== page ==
I miss sitting in the early morning hours, 6 or 7 AM, crunching a bowl of cereal, my brother and I maybe still hopeful and defiant in our pajamas or else in school clothes but with our heavy coats still hung by the door, listening to the radio for the moments in between songs when the dj would list the names of the schools whose students wouldn’t have to wait for the bus that day. We would play a little game, untitled (though it could have been called ‘If we’re off today, then…’), and we would hesitantly plan out snow-angels and -forts and -fights and -tunnels and hot soup for lunch and maybe grilled cheese or else maybe pancakes and then our signature Peanut Butter Surprise for dessert(1), carbing up to don the snowsuits again and get back to it, cold but sweaty, exhausted but exhilarated. Or else maybe we’d plan a board-game day in which we’d play one round of as many board games as we could before our parents came home around four, or we’d think about setting up dominoes – the BIGGEST, BESTEST, MOST DARING domino race you’ve ever seen that would go all the way from the faded linoleum by the backdoor through the utility room and dining room, careening into the living room, down the hall, past the bathroom to terminate in our bedroom with the usual end-gag of the ball-bearing catapult. Maybe we’d sit and listen to dad’s records all day, or half the day and then watch Star Wars or cartoons all afternoon. All of that would hinge on the dj saying the right words, the right combination of schools, and we’d make our plans in a whisper so as to not break any kind of spell or mojo because when you’re a kid you understand that to say what you want too loudly is to let the air take it from you and no one’s going to take form you what you haven’t had yet. That’s what I miss: believing that you have to whisper when it’s special.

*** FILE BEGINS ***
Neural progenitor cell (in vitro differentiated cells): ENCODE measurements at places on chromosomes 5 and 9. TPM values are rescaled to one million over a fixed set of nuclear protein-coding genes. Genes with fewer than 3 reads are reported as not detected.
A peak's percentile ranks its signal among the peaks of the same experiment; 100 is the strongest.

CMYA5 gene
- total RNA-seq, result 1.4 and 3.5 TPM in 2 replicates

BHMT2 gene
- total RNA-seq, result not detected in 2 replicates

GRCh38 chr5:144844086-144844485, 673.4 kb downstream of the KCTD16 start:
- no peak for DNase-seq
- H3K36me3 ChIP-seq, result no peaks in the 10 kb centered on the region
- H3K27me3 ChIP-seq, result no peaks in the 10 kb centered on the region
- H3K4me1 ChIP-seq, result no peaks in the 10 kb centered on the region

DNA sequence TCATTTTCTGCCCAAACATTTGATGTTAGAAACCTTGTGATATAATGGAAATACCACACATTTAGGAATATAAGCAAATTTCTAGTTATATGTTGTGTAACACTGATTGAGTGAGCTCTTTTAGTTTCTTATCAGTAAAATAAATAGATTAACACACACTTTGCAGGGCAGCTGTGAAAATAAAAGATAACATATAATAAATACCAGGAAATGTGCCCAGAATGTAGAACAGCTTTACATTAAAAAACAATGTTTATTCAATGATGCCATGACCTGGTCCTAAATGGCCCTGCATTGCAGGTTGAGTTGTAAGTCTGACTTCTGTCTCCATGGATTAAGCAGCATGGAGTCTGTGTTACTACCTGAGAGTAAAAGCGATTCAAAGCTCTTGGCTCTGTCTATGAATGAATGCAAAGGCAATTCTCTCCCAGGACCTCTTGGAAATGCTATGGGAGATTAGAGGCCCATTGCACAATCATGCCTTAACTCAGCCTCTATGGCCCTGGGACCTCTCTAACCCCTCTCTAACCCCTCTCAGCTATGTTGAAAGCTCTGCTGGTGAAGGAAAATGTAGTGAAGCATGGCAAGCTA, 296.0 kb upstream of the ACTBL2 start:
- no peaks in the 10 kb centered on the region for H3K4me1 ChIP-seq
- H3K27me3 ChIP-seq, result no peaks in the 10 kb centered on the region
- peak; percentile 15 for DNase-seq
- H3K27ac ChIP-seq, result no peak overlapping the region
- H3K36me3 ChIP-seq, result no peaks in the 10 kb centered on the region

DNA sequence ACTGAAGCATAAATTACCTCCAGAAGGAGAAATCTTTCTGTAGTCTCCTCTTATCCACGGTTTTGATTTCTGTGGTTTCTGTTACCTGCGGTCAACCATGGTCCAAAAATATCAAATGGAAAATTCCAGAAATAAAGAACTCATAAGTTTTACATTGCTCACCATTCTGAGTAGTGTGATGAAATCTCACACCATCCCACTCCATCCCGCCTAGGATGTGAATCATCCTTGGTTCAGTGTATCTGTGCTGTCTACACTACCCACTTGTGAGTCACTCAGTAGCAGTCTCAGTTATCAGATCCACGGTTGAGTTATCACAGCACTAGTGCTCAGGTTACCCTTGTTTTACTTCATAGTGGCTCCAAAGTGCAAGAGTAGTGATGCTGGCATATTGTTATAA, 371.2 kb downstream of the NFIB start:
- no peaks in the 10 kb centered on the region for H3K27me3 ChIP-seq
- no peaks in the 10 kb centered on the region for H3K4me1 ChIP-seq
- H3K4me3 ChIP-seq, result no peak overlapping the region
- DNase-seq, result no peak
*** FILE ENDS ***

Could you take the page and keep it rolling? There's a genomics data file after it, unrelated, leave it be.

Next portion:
- The surprise was that it was never the same thing twice.